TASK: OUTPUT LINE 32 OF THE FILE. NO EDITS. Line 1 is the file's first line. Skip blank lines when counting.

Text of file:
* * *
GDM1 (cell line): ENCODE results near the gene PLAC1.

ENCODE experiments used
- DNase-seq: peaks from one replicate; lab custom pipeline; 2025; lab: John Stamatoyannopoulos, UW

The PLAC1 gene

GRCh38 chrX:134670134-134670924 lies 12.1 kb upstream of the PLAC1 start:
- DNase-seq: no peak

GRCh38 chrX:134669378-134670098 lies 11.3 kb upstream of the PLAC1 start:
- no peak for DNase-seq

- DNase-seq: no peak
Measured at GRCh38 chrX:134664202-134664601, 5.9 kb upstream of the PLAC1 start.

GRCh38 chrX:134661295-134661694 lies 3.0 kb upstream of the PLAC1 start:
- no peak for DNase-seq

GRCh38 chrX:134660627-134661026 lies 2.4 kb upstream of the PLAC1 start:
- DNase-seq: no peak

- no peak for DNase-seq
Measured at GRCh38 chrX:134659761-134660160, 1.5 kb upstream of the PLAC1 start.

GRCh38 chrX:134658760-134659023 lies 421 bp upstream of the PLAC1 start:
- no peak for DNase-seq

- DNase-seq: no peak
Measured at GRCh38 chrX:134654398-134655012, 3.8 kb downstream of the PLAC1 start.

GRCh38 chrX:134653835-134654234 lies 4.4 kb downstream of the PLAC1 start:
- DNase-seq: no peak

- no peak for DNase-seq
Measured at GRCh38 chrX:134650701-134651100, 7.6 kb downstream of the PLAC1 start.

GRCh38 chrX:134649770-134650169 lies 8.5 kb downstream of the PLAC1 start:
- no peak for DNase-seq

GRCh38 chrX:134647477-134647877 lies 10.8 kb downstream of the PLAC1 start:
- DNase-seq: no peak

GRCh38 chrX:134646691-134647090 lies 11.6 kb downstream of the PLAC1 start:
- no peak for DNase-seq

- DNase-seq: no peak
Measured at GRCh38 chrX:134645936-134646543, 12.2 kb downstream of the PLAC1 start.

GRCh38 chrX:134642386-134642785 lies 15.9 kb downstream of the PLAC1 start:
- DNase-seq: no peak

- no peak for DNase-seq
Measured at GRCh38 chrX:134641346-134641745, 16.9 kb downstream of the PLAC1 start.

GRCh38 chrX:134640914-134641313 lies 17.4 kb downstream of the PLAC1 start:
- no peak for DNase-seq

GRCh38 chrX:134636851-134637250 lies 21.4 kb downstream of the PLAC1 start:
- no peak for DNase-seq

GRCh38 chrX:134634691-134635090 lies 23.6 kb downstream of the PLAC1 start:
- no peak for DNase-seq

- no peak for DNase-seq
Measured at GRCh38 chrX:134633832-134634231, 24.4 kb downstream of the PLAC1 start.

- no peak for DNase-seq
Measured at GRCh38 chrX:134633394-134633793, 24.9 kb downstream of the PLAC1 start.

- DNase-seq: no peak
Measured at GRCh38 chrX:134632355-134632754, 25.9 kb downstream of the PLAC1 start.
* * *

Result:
Measured at GRCh38 chrX:134645936-134646543, 12.2 kb downstream of the PLAC1 start.